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How Images Think

Author: Ron Burnett
Publisher: Cambridge, MA: MIT Press, 2004
Review Published: December 2006

 REVIEW 1: Leanne Stuart Pupchek
 AUTHOR RESPONSE: Ron Burnett

It is rare indeed to read a book review that makes the effort to distill not only the various meanings of an admittedly complex work like How Images Think, but also to link the overall efforts of the author to his previous books. Prof. Leanne Pupchek's analysis of How Images Think points to its strengths as well as weaknesses and to its connections to a earlier book of mine, Cultures of Vision: Images, Media and the Imaginary. In fact, How Images Think is the second of a trilogy (I am presently working on the third, tentatively titled Image-worlds in the Digital Age), which examines the evolving role of images and image-worlds within the context of an increasingly digital and technology-driven global environment.

Pupchek has correctly surmised that the book is really a series of conversations. I wrote it in the style of an address, as if my interlocutors were present together in a room and able to ask me questions. I believe that every writer does this to varying degrees. No matter how distant one may feel from potential readers, they are always there in the writing -- to me writing is a continual dialogue of many different levels, among people who to varying degrees "rewrite" the book and its contents to fit with their personal philosophies or worldview.

This is also the premise of one of my main arguments in How Images Think. To varying degrees, the title is meant as a provocation and as a metaphor. Clearly, images do not think. At the same time, as more and more people play online games, for example, the distance between the avatars they use, the programming that goes into the game, and the location of intelligence changes from a linear to a distributed phenomenon. This means that "intelligence" as a human attribute needs to be rethought. After all, driving a car that senses turns and balances the suspension to make up for differing road conditions means that the technology is no longer just a tool, but has become part of the ecology of driving. In the same way, moving an avatar in Second Life is not just about a figure in motion in a screen-based 3D world. The avatar eventually grows 'intelligent' as it gains more and more attributes of the user. In transferring so much to the screen, players and/or navigators develop expectations about response and reaction. As the interactive components of games become more complex, the very nature of interaction is itself open to transformation.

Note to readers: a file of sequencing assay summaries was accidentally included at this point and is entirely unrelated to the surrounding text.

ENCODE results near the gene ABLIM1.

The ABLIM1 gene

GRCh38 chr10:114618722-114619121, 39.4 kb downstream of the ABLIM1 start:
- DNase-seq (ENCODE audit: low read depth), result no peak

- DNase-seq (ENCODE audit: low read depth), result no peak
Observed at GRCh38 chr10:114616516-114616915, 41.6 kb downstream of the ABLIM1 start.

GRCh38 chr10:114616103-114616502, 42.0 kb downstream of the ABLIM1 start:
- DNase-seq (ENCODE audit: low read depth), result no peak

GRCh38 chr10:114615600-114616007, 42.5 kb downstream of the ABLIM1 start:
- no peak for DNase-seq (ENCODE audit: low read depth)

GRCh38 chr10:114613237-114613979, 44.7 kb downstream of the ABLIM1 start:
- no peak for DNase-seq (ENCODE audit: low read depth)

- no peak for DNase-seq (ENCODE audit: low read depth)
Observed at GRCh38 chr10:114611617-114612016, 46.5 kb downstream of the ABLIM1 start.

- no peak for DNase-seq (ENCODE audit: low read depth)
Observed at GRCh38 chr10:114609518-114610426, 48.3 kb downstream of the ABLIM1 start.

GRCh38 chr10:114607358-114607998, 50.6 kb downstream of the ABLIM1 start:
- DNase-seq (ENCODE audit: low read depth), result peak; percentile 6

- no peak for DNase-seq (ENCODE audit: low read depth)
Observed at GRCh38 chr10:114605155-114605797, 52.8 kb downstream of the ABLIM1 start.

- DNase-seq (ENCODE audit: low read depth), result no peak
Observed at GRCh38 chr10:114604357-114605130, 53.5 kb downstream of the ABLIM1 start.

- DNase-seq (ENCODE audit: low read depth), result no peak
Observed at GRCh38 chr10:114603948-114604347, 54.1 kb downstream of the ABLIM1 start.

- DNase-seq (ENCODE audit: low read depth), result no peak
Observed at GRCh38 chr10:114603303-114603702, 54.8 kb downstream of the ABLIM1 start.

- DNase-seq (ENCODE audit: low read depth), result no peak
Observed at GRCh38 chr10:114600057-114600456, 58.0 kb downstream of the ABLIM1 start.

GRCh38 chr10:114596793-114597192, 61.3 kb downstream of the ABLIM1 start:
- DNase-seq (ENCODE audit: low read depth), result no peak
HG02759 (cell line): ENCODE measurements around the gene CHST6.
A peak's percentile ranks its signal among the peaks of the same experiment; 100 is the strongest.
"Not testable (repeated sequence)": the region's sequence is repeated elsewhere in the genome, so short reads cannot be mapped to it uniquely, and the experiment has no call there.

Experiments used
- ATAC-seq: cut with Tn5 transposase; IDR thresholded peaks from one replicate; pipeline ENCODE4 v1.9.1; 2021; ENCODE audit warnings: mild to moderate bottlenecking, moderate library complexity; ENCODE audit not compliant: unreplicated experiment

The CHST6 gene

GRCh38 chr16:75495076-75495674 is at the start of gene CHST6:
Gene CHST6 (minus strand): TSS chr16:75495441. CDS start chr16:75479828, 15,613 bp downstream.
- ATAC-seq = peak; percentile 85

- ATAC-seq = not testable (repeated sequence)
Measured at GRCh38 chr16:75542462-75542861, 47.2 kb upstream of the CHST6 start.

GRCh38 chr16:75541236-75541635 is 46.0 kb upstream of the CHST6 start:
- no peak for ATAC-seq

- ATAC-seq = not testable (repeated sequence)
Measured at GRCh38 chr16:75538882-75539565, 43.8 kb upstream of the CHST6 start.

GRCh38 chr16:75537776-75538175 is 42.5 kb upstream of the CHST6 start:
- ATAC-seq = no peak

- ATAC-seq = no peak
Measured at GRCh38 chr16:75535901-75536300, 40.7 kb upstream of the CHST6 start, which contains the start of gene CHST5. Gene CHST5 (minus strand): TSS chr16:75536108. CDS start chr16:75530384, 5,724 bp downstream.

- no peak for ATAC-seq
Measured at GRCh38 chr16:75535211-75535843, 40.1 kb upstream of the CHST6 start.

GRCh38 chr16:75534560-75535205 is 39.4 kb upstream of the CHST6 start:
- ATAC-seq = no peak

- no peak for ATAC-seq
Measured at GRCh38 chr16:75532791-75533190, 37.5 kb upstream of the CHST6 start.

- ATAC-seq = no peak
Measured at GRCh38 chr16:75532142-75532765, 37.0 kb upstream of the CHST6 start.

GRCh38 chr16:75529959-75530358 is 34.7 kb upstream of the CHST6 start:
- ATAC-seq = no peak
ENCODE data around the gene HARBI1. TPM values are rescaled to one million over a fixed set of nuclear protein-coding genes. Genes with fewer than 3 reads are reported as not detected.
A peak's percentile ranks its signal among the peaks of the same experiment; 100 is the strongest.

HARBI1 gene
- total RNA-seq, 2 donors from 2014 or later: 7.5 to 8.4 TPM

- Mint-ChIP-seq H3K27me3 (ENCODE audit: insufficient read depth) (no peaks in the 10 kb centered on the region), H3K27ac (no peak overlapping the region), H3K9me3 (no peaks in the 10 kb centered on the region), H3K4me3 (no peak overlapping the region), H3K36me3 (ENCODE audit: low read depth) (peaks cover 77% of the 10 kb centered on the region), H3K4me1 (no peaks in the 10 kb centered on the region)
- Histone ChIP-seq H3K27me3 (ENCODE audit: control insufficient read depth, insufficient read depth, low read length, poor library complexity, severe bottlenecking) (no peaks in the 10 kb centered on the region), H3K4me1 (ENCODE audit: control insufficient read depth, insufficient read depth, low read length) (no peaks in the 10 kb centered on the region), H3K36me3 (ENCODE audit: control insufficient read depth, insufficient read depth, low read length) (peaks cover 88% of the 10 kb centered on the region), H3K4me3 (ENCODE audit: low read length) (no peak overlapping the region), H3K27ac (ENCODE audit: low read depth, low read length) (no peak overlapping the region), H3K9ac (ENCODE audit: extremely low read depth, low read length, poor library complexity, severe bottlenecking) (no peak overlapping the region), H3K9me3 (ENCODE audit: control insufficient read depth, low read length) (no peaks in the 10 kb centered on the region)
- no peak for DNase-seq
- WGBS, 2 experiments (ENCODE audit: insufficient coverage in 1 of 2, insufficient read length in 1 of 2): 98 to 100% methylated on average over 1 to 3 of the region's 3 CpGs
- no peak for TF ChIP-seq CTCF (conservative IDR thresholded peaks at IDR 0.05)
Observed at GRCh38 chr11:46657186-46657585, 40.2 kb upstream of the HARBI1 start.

This is the thesis of Will Wright's new game Spore, which allows players to build the people and the world they inhabit as if they control the actual process of evolution itself. I don't think that my argument is that new. Identification with characters and/or events allows viewers to enter into the screen of a film or TV as if they are there. Projection, which is the central thematic of Cultures of Vision, is an imaginary placement within stories whether they are written or image-based. The difference is that images can now talk back and as they do, intelligence is distributed across a set of relationships that are both fluid and less predictable than they were in the past. Pupchek understands this and is correct in saying that my argument reaches its apogee in the chapter on animation.

Pupchek also says that one of the missions of the book is to find a new set of discourses to describe these phenomena, and she is right. I don't think that the term image easily carries the weight of a complex and multi-layered communications eco-system that is now so varied it is almost impossible to catalogue. In a chapter that will soon appear in a new book of essays by a diverse group of authors, I develop a series of terms centered on imography -- in order to talk about communications and interaction as a flow. Meanings and messages are no longer located within images or on a screen, but among a whole host of locations and experiences. Subjectivity is programmed into objects so that they can talk back to you.

The central issue is that imagescapes, which are part of image-worlds can no longer be disengaged from everyday life. The layers keep on growing and like a series of endless folds the process seems to be infinite. Pupchek has captured the essence of How Images Think and no author could wish for more.

Ron Burnett

<rburnett at eciad dot ca>

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